There are many personalized, uber-convenient ways to do “Jewish stuff” these days. There are ways to watch services online and study Hebrew in small groups from the comfort of your living room. These experiences aren’t bad. In fact, they’re not too unlike the experience of the generations before us.

My grandfather wasn’t really part of a synagogue growing up in Brooklyn in the 1930’s. He was playing stickball and helping his poultryman father, an immigrant from Eastern Europe. He used to help his dad pluck chickens and drive them over the Brooklyn bridge to the Manhattan restaurants. When he was 12, his parents brought in a melamed, a religious teacher who would educate him and have him ready for his bar mitzvah. Private tutoring is not a new thing.

But things were different for my grandfather than they are for us. Jewish identity was not just established internally, but externally as well. Your Jewishness determined your job and college opportunities, your friends, and who you married. “Jewish” was the culture you lived in, the words you spoke and the food you ate. You could feel more or less Jewish, but still be immersed in a Jewish community.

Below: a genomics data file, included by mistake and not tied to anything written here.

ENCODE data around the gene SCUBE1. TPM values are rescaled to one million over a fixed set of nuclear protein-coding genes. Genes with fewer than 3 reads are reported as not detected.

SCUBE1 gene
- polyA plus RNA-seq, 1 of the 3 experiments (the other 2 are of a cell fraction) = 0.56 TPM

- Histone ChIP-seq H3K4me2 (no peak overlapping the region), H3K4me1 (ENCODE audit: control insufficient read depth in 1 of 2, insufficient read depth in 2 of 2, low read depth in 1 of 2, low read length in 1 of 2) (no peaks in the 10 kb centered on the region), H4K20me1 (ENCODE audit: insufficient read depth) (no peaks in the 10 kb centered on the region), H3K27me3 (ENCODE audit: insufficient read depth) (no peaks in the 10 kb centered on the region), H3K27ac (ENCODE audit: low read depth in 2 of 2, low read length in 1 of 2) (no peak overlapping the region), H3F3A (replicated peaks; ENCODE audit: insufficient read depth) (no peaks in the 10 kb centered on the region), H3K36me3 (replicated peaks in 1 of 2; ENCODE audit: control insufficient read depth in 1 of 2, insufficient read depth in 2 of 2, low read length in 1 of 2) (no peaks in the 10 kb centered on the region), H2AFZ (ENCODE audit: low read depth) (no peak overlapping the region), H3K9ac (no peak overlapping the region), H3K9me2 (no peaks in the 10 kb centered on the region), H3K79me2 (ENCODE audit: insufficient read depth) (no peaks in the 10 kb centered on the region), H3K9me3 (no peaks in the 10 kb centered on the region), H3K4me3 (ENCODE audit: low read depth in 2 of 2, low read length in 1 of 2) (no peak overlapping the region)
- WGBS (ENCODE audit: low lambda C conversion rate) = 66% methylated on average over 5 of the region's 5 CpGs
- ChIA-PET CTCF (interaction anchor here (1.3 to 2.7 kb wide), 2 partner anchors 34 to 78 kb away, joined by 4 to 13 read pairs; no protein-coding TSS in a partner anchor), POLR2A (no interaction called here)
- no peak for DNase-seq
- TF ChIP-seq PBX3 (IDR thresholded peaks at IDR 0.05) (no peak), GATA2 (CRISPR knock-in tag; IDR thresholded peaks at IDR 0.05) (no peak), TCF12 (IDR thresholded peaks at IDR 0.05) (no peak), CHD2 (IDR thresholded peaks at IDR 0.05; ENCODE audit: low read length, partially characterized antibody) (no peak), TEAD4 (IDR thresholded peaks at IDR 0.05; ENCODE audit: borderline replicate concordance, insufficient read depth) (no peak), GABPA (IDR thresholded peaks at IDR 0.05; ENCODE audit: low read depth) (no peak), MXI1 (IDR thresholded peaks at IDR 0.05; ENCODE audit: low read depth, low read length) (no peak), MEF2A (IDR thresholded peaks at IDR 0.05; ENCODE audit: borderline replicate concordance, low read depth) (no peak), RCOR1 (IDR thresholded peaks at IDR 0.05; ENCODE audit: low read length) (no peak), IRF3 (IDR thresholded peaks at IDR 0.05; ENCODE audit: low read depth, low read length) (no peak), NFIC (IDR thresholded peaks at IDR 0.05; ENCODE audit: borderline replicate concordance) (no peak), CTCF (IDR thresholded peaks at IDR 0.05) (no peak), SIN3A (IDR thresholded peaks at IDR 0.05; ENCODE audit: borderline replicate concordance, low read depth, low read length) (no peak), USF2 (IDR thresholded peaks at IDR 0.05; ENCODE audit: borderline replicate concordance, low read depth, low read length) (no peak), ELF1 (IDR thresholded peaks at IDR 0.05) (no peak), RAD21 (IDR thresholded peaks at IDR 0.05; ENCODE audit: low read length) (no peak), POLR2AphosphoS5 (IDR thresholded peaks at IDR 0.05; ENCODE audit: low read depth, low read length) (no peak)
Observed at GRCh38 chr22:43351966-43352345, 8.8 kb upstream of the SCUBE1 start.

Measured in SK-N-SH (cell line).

Thankfully, many of the restrictions Jews faced then don’t apply today. We can access a diversity of thoughts, cultures and institutions that help us to be worldly and included in the broader culture. I don’t begrudge this for a second. As Parker urged: if we assemble and exchange ideas, we can be transformed.

But this means we have to work harder to preserve and develop Jewish tradition. We have to support, with our time and our money, Jewish institutions. If we take a consumerist approach to Jewish life and synagogue, saying, “I got what I needed” and then walk away, then we weaken the ability for anyone else to have that experience. Then we’ve really lost sight of what it means to be part of the Jewish people.